Tell your CMPA lawyer that Wisher told you to call; maybe if you got more loving you'd be less miserable. Puzzled Sticking out tongue

.

This was fun to read: Sri

This was fun to read: Sri might find some more helpful advice. Eye-wink

http://www.erlove.com/er_stories/dating_patients.php

Hi Sri This post is just for

Hi Sri
This post is just for you. I tried to make a joke out of something that to you is very painful. I've always been abysmal at jokes and this time my attempt at one hurt you and infuriated others. I have written to RateMDs John and asked him to remove my original post. I've seen enough pain and the thought of hurting another person with meaningless words is repulsive to me. Next time I won't be too hasty to put in my two cents. I am sorry for hurting and offending you. Please accept my apology.
Three people have given you sound advice. wishandprayer, rockygirl and willowwhite. Do what you think is right for you.

I think that your post was

I think that your post was lighthearted fun. Just like my Man from Glad post.

But what you failed to see - is that the doctor could need viagra and she might not care. She might really love him.

If that's the case - then the best thing that I think that she could do is be honest with him - tell him why she is leaving. You just never know what might happen.

wishandaprayer

wishandaprayer wrote:
island-doc wrote:

I've had some patients that I would have dated in a heartbeat if I had met them non-professionally and I remember one who made it VERY clear that she wanted that, but luckily my brain won that battle. She hasn't been my patient for a couple of years now (problem resolved, so didn't need to be anymore), but I still bite my lower lip and take a deep breath when I think about her, LOL.

What does that nasty CMPA lawyer have to say about this?
Is there a statute of limitations? Puzzled

For what?

There's no rule against wishing that you COULD date a patient, just one against doing it.

Of course, given that I'm not entirely single at the moment... but I don't think the CMPA would help me out with that one.

USAF_nurse

USAF_nurse wrote:
chrisaldridge wrote:

This is an insane generalization, much like saying most nurses are crazy bitches with a predisposition to poor grammar and microwave popcorn.

I hate popcorn. I can be a crazy bitch when I want to, and if my grammar disturbs you, educate me. Are you always this charming or do you save it for Fridays?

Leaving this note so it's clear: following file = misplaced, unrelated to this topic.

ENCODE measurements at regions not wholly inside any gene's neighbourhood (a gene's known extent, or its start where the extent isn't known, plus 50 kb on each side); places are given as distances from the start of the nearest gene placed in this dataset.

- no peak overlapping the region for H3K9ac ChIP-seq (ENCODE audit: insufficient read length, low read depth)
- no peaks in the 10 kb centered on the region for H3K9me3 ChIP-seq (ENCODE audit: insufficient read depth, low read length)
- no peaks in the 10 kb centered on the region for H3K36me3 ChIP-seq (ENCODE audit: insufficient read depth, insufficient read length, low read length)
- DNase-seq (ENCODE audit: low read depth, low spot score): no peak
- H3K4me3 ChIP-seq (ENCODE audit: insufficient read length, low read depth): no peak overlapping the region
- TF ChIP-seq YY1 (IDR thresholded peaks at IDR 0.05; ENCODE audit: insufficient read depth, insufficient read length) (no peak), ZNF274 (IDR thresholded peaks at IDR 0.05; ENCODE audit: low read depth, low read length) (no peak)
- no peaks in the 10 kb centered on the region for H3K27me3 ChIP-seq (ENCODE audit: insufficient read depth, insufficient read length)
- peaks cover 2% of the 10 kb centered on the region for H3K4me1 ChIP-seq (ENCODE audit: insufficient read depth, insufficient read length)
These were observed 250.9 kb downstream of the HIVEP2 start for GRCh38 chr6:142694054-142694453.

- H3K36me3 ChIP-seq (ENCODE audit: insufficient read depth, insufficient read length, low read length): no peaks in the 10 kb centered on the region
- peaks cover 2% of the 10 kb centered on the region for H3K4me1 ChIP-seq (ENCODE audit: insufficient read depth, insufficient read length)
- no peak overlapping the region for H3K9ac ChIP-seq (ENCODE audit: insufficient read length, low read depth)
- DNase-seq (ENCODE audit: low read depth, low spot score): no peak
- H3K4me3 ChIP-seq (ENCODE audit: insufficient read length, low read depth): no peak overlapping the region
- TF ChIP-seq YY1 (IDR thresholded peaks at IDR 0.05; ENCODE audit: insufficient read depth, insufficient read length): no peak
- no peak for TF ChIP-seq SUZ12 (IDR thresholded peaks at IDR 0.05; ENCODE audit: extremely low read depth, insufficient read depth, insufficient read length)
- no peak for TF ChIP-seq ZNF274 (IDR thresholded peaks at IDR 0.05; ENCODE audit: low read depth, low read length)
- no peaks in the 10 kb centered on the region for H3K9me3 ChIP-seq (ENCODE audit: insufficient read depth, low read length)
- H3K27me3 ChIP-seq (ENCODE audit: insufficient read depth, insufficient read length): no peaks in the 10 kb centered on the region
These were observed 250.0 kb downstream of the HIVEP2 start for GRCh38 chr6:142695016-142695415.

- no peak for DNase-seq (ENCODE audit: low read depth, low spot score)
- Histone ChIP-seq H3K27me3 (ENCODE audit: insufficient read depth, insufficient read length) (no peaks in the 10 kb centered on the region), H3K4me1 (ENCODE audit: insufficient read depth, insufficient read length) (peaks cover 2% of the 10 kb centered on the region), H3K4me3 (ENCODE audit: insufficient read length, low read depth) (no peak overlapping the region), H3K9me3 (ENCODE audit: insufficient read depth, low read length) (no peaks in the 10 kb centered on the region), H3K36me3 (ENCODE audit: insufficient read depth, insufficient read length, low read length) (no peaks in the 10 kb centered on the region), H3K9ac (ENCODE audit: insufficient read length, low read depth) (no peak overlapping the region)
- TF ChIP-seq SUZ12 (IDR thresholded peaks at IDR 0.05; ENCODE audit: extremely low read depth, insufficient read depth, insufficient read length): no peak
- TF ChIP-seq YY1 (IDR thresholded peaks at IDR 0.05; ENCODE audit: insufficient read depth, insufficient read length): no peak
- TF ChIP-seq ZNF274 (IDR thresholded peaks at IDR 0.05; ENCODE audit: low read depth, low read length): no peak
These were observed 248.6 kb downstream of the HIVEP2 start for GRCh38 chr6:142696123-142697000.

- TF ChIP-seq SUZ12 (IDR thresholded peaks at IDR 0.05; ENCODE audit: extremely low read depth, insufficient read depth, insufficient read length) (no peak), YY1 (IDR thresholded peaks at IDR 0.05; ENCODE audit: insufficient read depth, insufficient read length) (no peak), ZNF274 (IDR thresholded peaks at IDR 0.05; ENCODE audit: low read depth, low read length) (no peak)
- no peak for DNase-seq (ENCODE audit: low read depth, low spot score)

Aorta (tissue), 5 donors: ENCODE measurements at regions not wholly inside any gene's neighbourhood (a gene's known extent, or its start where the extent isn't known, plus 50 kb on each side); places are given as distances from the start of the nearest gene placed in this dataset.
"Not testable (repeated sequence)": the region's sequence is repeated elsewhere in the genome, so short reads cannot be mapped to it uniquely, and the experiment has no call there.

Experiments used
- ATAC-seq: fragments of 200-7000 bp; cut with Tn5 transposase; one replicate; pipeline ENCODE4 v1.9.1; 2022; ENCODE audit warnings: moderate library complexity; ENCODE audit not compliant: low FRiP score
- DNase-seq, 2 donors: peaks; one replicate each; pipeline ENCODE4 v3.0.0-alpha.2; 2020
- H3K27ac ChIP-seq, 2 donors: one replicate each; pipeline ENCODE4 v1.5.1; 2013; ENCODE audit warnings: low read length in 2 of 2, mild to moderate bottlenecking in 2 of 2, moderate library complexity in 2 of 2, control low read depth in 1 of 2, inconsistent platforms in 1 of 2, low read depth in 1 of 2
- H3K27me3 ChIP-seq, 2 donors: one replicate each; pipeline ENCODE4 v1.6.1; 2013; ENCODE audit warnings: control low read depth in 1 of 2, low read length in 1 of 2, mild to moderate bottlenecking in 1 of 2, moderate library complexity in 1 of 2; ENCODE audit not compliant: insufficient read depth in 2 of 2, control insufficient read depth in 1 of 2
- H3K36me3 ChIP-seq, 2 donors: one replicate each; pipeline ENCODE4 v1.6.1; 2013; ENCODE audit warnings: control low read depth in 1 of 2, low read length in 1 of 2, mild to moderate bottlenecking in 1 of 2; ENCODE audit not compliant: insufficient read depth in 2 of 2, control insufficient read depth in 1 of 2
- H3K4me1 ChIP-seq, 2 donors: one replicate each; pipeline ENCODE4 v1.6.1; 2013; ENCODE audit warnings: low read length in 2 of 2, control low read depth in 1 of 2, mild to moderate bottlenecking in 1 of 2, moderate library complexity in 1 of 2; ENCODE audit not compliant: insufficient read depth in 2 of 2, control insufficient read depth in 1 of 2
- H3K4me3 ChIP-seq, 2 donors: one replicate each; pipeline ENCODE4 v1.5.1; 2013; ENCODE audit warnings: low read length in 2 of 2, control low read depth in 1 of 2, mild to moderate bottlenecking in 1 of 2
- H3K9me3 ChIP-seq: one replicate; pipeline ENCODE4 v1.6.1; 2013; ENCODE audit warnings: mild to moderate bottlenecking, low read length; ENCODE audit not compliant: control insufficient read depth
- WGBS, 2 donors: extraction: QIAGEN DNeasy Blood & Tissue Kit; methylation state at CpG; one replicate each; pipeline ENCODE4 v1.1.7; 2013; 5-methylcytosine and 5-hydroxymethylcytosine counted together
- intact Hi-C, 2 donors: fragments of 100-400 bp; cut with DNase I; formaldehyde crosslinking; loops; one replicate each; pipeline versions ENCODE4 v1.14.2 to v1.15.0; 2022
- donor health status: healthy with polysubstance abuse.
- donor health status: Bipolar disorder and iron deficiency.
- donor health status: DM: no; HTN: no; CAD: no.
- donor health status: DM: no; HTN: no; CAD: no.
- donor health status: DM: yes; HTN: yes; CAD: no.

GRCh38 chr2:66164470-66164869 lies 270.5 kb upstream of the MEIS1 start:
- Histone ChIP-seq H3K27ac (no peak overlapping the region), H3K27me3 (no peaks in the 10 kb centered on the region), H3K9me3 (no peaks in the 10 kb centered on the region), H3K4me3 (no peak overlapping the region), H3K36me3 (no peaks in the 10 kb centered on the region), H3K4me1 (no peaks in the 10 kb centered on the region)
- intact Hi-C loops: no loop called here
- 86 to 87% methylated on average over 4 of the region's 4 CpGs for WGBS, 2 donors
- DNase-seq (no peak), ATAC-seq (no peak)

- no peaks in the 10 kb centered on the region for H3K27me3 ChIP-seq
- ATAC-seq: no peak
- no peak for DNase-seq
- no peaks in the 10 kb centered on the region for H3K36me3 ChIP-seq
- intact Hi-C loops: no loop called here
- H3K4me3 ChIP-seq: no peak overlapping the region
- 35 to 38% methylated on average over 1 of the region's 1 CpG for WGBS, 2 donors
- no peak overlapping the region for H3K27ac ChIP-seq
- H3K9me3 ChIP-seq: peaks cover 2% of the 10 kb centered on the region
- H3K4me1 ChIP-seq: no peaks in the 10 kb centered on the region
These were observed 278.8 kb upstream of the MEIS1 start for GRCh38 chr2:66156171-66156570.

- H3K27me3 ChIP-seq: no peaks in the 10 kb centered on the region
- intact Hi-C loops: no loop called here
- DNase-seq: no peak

Welcome to Crazytown, population: you.

chrisaldridge

chrisaldridge wrote:
USAF_nurse wrote:
chrisaldridge wrote:

This is an insane generalization, much like saying most nurses are crazy bitches with a predisposition to poor grammar and microwave popcorn.

I hate popcorn. I can be a crazy bitch when I want to, and if my grammar disturbs you, educate me. Are you always this charming or do you save it for Fridays?

Welcome to Crazytown, population: you.

Big smile He is charming, isn't he? Puzzled

I think he's visited Crazytown himself many times. But not to worry, I've had some good times, and some bad times there myself. Smiling Eye-wink

What am I not getting here?

What am I not getting here? A woman with a serious problem posts here, looking for advice, and the thread gets filled by people taking jabs at each other.

Sri: "I'm just wondering -

Sri: "I'm just wondering - how many people have developed a crush/fallen in love with their doctor?

How did you handle it, do you still see the doctor?"

I think that developing a crush or falling in love can be a natural reaction, especially if you have been very sick and the doctor helps you to get better.
I know it happened to me. I daydreamed about him for quite a while. lol I even told my husband that I loved him (the doctor).
It's natural. It happens. It is probably WHY there are regulations governing doctors' actions regarding patient relationships.

I'm sorry folks, I should

I'm sorry folks, I should have made it clear - I'm a man in love with my female doctor.
Thanks for all your advice, I know it applies..

Sri wrote: I'm sorry folks, I

Sri wrote:

I'm sorry folks, I should have made it clear - I'm a man in love with my female doctor.
Thanks for all your advice, I know it applies..

So I guess the prom-queen analogy may apply as well after all, LOL

Yeah, you're probably right,

Yeah, you're probably right, island-doc

lol

You're right, Daenerys - it's

You're right, Daenerys - it's natural reaction which I know happens quite a bit.
One of my friends' (who I trust immensly) just emailed me - she said the same thing & it's normal. She said I should continue to see her, since she's a good doctor & she doesn't seem to have a problem with it. Which I agree with, if it REALLY bothered her, I'm sure she'd say something.